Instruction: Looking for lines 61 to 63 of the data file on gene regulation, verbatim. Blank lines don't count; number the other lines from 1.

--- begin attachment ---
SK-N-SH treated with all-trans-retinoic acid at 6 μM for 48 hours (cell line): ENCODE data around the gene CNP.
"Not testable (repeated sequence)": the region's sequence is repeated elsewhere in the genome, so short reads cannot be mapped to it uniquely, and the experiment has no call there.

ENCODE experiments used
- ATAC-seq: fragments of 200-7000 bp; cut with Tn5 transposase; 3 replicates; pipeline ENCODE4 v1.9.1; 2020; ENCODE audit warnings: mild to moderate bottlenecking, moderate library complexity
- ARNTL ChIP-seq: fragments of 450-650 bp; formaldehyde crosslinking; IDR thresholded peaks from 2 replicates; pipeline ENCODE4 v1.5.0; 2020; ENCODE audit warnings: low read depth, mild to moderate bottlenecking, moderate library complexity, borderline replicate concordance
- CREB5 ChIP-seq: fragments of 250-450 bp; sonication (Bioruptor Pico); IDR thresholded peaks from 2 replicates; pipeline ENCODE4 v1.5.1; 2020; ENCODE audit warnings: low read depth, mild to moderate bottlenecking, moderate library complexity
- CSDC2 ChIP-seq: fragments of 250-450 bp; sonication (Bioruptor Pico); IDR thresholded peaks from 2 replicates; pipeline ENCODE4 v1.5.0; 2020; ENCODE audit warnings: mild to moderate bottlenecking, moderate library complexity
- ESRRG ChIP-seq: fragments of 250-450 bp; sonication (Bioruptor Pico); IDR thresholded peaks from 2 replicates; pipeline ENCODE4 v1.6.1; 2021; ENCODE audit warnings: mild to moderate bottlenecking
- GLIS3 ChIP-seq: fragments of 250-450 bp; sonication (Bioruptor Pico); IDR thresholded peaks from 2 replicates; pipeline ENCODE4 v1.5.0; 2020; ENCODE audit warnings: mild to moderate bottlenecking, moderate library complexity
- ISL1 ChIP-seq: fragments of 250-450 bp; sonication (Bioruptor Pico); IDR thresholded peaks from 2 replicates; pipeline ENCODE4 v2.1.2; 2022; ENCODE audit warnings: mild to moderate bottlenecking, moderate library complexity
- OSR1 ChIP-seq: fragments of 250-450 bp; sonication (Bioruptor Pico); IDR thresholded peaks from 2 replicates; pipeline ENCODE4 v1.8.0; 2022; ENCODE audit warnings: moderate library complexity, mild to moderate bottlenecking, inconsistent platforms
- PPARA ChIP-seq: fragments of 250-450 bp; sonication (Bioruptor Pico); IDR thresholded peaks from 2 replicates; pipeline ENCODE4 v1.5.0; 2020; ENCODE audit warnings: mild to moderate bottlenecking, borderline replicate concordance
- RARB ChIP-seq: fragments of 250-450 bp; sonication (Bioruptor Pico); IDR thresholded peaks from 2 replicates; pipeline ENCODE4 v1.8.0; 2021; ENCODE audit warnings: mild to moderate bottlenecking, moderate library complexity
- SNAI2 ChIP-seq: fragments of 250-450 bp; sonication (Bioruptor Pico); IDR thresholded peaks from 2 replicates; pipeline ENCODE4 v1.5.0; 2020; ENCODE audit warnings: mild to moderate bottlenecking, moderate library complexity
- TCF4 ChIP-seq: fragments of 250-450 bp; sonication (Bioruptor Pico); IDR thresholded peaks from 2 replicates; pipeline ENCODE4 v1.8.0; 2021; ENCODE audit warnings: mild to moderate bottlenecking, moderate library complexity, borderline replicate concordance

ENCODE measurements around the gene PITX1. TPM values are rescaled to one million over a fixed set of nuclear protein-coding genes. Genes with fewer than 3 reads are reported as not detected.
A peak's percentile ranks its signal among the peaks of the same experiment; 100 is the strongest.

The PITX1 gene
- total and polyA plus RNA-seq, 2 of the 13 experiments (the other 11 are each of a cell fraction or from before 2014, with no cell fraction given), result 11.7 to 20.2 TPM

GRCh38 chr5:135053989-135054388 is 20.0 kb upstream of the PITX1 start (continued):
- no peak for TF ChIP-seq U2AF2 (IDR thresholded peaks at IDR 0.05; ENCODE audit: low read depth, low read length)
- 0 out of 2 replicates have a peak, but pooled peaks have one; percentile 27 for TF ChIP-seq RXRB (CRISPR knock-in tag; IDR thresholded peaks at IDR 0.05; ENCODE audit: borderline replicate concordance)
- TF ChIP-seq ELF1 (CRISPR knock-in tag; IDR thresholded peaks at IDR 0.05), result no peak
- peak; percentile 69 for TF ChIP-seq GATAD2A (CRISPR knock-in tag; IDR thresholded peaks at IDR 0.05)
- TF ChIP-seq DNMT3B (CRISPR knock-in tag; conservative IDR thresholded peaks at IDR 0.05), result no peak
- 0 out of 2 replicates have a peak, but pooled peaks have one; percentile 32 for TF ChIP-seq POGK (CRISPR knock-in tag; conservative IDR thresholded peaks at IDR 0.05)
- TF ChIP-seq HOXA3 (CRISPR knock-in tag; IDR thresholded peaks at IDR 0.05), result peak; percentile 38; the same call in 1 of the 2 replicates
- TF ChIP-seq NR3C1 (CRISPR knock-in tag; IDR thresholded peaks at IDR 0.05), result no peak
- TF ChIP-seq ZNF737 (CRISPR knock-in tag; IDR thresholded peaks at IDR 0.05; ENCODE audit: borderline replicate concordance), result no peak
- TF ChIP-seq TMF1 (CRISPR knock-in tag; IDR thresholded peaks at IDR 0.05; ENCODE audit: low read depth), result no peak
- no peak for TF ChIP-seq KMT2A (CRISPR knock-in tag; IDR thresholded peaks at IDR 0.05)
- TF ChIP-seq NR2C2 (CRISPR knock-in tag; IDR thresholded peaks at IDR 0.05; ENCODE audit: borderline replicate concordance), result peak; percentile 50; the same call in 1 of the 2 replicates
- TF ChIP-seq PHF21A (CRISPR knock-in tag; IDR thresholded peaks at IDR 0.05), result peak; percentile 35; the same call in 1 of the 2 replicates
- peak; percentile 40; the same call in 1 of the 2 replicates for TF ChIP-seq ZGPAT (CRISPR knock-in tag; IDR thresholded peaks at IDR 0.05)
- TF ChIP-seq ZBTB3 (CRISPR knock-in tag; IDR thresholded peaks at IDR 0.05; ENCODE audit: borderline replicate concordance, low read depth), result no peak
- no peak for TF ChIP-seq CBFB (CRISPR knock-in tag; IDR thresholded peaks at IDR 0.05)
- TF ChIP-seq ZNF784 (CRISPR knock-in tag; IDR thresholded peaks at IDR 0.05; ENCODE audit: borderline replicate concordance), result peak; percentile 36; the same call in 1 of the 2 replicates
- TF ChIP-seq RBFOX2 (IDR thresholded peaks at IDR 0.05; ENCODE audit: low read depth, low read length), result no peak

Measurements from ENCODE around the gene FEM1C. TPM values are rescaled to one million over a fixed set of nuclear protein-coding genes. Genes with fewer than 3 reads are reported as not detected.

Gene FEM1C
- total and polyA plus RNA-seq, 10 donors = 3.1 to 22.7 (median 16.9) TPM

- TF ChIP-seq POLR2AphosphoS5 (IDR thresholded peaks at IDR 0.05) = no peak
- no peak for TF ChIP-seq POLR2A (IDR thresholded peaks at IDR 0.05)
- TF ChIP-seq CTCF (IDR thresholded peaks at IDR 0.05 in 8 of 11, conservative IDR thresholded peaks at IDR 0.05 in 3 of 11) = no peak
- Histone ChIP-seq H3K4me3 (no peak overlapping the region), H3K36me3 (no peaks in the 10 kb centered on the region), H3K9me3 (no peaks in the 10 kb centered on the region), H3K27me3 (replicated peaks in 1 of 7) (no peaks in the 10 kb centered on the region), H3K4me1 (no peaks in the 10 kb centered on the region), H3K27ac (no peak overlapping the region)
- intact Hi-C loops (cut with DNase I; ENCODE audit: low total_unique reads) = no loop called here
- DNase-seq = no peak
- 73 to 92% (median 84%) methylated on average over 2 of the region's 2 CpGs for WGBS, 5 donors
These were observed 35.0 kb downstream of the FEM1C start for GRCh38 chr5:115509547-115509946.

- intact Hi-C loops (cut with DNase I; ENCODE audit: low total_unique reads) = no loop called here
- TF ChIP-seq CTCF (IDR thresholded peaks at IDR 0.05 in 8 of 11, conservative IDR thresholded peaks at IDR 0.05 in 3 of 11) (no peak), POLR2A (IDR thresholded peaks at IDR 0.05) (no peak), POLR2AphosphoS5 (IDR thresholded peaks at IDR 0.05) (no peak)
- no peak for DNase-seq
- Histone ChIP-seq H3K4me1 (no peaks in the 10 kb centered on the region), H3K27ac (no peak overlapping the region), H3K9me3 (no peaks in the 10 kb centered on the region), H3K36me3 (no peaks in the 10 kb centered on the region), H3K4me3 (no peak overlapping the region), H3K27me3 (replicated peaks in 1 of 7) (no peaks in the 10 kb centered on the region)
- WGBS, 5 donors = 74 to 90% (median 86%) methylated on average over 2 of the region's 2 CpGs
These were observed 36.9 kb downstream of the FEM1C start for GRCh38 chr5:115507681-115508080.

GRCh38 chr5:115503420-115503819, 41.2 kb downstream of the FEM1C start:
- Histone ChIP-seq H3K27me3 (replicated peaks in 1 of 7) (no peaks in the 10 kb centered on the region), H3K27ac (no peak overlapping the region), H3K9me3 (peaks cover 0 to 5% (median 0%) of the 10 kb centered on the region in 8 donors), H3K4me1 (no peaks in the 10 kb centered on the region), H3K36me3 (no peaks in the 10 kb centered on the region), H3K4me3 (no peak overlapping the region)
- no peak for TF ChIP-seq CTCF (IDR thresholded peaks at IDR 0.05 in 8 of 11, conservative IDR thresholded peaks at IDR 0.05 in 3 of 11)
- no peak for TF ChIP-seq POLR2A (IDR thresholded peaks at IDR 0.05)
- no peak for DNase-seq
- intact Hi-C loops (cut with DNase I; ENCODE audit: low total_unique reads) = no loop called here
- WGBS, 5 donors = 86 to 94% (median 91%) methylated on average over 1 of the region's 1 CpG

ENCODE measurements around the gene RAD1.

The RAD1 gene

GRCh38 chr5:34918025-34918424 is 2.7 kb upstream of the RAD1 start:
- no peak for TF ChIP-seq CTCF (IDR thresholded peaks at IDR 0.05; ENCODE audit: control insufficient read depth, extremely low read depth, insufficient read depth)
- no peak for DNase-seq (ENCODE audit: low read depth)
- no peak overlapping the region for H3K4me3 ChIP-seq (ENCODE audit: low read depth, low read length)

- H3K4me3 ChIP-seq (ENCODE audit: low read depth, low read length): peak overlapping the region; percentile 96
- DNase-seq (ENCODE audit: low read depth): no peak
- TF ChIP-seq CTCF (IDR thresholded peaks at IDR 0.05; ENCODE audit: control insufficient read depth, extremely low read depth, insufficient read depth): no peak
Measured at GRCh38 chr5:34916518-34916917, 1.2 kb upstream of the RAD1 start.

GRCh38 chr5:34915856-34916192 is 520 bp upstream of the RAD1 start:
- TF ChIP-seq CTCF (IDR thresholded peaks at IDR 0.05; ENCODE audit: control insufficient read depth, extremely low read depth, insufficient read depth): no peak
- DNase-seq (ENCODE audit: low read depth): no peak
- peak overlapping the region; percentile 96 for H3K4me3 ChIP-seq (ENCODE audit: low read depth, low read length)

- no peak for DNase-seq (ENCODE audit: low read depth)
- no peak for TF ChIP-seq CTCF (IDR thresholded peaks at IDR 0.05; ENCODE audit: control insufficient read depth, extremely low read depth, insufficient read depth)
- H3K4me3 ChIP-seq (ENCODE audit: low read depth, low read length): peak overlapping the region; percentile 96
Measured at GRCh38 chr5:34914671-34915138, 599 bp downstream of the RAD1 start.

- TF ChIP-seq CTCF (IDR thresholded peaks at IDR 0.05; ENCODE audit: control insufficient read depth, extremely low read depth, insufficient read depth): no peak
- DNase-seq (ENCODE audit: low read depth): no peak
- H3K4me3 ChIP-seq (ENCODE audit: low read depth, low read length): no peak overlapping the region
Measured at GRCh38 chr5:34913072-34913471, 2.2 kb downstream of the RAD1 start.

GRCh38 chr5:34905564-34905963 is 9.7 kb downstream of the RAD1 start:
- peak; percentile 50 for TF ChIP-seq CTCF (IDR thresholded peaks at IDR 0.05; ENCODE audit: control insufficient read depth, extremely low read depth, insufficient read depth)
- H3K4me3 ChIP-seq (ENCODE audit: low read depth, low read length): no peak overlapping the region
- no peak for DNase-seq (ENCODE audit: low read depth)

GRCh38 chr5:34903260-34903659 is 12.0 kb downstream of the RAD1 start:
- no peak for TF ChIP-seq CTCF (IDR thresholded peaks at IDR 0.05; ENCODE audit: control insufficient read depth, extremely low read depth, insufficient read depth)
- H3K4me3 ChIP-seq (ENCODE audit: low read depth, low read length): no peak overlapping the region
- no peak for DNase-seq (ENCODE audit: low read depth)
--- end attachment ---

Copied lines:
- intact Hi-C loops (cut with DNase I; ENCODE audit: low total_unique reads) = no loop called here
- WGBS, 5 donors = 86 to 94% (median 91%) methylated on average over 1 of the region's 1 CpG

ENCODE measurements around the gene RAD1.